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I am protecting my pages by checking the values of my sessions. Is there a more secure way of protecting my pages other than changing the Header Location if the sessions are not valid??? Am I doing anything right???

I have the following at the top of each page:


     $validkey = 'br1ll1ant)=&';

     if ($_SESSION['valid'] != (hash('sha256',$validkey)) && $_SESSION['tokenconfirm'] != hash('sha256',$_SESSION['tokenID']))  {



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Why are you putting hashed values in sessions? It's not like the user can directly access them; and I suppose they would know the values in advance regardless. So what is the point? – Aillyn Aug 31 '10 at 17:56
Two side notes: Actually your header() Call is not RFC-Compliant. One should always specify a valid URL with protocoll and hostname. Regarding the hash in the session: I find this is good practice because that way the session file could be read by an attacker without knowing the password. (An attacker could propably read arbitary files on the system through other errors - just in case!) ;) – Jan. Aug 31 '10 at 18:28
Hashing the password in a session still doesn't change the fact that the password is being stored in plaintext. If a vulnerability allows an attacker to view temporary session variables (which are usually world-readable) the same attacker should be able to read the web root files (which are usually world-readable), including the PHP source containing the password. – leepowers Aug 31 '10 at 18:42
actually, Location header do not protect anything. While script termination does. Note knittl's answer. Grandmaster's one is another way. – Your Common Sense Aug 31 '10 at 18:42
possible duplicate of How to make a redirect in PHP? – Alix Axel Sep 1 '10 at 2:02
up vote 7 down vote accepted

using header() is fine, but don't forget to exit(); your script after calling header(). User agents don't have to respect headers, so one could write a client which will simply read the part that comes after the header call.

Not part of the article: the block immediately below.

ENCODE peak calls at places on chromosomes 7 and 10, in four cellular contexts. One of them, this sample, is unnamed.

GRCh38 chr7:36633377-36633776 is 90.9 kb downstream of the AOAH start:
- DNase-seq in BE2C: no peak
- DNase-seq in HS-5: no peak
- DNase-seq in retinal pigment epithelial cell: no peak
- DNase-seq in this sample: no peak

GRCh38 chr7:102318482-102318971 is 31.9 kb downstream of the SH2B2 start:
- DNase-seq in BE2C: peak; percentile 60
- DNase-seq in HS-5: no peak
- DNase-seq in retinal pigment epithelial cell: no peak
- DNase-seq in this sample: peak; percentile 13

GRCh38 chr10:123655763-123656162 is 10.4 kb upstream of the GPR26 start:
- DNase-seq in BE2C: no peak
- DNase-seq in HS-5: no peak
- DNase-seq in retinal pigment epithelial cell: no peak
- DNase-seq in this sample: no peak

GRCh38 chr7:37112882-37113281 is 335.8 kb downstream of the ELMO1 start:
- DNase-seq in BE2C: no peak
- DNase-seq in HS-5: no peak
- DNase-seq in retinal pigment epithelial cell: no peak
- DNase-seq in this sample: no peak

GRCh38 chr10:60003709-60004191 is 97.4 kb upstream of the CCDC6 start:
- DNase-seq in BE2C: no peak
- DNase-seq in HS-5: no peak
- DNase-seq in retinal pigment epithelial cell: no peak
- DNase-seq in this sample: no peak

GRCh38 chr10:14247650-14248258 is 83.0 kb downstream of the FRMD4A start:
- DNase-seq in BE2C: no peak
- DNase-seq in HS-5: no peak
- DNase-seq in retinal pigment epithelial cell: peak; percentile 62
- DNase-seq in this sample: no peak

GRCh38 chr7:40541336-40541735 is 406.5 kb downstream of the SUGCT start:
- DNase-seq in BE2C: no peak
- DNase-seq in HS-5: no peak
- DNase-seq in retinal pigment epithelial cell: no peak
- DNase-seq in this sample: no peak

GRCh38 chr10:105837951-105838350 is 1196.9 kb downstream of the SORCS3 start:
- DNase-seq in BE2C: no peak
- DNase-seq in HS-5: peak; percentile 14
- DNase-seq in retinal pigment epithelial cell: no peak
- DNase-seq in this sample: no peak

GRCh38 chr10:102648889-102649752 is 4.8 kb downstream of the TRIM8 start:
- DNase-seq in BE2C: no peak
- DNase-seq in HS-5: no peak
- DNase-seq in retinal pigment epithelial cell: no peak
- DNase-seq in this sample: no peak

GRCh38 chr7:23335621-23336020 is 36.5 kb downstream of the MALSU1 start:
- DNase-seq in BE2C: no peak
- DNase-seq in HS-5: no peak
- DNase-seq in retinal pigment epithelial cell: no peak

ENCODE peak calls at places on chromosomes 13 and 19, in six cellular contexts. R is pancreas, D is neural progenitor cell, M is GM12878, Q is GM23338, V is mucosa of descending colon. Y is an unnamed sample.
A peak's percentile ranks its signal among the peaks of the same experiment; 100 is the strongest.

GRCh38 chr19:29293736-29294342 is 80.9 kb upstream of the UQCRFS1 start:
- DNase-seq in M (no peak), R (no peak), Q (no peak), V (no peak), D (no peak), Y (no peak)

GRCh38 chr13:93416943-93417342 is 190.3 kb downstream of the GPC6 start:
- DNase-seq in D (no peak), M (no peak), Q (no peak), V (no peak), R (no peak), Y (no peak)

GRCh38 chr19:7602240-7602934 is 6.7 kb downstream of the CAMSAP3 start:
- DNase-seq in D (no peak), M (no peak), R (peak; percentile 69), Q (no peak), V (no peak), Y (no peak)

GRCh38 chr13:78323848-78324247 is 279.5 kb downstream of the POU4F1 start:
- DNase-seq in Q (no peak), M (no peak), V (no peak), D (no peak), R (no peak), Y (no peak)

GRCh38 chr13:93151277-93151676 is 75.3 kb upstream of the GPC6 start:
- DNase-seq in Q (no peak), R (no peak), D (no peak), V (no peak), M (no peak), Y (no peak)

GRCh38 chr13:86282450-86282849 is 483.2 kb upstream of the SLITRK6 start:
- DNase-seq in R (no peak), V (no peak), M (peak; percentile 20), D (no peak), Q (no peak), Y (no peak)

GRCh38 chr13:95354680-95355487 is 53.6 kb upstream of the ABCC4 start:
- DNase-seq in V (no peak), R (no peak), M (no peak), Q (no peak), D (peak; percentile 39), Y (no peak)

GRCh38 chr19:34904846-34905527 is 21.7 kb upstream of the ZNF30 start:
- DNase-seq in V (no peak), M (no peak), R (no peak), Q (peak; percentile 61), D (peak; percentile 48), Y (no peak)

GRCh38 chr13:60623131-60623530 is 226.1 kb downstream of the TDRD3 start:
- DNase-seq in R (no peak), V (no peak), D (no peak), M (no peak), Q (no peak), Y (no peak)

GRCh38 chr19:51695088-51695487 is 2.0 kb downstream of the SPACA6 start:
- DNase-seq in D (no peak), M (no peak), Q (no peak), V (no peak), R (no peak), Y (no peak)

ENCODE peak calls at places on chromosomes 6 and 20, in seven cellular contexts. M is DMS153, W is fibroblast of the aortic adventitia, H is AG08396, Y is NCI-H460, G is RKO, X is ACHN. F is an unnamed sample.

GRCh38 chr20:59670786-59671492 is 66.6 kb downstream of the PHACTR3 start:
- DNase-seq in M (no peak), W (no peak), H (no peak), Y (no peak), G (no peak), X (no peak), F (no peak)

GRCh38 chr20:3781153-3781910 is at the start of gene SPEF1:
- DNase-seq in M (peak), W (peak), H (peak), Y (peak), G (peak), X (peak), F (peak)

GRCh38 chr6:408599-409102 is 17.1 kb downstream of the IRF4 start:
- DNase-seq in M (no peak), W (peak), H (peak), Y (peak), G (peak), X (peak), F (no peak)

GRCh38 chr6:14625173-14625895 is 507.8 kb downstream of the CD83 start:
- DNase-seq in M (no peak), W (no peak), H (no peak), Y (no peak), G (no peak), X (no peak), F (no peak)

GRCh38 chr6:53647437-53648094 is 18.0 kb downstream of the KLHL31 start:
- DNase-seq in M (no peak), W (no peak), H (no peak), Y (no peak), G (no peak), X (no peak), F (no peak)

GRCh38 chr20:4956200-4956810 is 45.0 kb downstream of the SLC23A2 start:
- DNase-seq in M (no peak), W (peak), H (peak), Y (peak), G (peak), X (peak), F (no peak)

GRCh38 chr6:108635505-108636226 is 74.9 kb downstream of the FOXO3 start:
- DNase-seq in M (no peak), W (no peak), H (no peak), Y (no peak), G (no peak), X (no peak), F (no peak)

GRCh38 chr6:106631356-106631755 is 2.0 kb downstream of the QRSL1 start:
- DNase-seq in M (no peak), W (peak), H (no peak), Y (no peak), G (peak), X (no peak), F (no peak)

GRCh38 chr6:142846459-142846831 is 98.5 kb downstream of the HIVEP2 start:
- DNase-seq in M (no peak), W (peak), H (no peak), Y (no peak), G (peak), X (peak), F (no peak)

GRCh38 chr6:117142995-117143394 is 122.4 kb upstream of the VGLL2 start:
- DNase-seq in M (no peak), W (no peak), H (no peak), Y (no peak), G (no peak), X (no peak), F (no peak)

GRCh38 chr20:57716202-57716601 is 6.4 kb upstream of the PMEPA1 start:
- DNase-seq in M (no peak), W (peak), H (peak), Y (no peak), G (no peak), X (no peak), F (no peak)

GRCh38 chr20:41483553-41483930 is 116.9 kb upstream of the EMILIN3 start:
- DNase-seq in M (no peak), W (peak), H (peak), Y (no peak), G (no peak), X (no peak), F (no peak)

if(!session_is_valid()) {
  header('Location: index.php');
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Are you using a templating system? If you are, what you'd do is simply output the login form instead of the page content if the user isnt validated. Even if you arent using one, you can change the output (different set of includes, for example), if the user isnt valid. This way you arent relying upon the end user's browser to protect the content.

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Headers should be fine, I haven't seen people use much anything else.

It is always best to authenticate to gain access to the page, and then check that authentication on every page. If it fails, redirect to the login.

Using a MVC pattern, it is best to check the login status before they even get to a page, and either redirect if not logged in, or load the logged in view.

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Using a front controller pattern you can put all your php files outside the web root. That way they are not directly accessible from a URL. This is fairly common practice in PHP frameworks include those built with Zend 'Framework'.

If your files are in the web root, another method that you might consider is to use constants. This is how CodeIgniter does it. Define a constant in your front controller and if its not defined send them to the web root. Here is how to CI uses constants.

The constant used everywhere

<?php  if ( ! defined('BASEPATH')) exit('No direct script access allowed');

How it is defined.

define('BASEPATH', $system_folder.'/');

$system_folder being a few lines above.

$system_folder = realpath(dirname(__FILE__)).'/'.$system_folder;
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actually the way to go, but I guess OP's file is meant to be accessed by authenticated users. – Jan. Aug 31 '10 at 18:41

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